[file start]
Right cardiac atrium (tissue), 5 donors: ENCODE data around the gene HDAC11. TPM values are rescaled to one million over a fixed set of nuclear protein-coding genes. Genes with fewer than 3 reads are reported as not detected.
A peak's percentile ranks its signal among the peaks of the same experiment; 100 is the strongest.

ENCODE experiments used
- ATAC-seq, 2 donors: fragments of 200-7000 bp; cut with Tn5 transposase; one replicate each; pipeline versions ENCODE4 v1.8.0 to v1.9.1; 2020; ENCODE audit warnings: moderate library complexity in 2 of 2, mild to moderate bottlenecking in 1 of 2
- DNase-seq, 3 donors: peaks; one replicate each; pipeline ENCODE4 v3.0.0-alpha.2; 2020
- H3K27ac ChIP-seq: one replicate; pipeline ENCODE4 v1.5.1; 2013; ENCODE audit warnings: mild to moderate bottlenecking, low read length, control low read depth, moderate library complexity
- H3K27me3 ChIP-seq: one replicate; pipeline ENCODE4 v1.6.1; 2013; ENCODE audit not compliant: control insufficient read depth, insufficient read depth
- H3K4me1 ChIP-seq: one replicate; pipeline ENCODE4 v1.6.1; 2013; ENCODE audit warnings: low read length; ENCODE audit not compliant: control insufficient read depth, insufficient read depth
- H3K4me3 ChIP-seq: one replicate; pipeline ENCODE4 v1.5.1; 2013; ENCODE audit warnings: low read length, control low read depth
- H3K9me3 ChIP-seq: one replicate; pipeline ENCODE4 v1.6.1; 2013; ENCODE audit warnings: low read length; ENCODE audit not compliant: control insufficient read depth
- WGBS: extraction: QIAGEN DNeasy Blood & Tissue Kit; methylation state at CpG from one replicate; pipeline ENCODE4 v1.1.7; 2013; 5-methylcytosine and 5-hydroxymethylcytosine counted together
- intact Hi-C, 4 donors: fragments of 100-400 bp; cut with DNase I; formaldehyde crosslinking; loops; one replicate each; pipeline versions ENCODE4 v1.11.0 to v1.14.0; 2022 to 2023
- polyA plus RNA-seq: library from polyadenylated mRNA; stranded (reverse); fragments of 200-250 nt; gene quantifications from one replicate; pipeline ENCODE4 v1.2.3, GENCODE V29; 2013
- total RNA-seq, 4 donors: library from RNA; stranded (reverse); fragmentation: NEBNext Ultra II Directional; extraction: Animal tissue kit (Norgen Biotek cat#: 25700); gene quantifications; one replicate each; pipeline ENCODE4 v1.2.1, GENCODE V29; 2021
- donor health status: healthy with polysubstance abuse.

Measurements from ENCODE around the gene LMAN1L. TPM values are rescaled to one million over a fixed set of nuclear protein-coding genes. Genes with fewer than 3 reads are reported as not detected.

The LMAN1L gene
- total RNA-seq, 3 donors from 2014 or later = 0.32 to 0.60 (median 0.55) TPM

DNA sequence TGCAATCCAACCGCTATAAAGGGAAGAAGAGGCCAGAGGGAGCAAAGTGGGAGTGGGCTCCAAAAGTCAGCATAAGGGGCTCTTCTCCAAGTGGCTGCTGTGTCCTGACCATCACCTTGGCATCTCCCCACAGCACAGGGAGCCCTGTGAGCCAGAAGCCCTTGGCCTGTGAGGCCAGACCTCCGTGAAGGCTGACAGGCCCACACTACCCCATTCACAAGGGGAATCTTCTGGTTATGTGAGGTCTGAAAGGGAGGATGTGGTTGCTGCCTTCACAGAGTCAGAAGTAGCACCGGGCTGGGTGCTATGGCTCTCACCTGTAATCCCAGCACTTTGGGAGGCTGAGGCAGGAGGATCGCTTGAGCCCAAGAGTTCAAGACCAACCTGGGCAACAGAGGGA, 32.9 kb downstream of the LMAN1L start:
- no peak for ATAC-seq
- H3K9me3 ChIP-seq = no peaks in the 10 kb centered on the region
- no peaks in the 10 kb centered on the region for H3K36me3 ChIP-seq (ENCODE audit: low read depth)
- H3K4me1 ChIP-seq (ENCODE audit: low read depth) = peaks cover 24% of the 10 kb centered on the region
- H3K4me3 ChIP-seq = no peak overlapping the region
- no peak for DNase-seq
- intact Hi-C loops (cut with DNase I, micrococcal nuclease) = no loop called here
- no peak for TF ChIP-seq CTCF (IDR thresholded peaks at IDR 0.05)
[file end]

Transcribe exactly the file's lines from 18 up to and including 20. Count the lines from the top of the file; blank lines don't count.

- total RNA-seq, 3 donors from 2014 or later = 0.32 to 0.60 (median 0.55) TPM

DNA sequence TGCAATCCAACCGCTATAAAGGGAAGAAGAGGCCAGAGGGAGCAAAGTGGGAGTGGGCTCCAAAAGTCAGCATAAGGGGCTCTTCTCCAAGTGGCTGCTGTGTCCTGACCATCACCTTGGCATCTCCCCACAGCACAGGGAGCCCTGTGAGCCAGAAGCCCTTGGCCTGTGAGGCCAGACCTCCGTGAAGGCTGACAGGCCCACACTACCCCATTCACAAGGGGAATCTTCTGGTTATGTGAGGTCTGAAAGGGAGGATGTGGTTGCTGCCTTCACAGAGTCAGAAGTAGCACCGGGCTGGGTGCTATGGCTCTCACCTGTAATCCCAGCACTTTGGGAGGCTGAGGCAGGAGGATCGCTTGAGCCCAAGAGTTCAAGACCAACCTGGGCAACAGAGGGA, 32.9 kb downstream of the LMAN1L start:
- no peak for ATAC-seq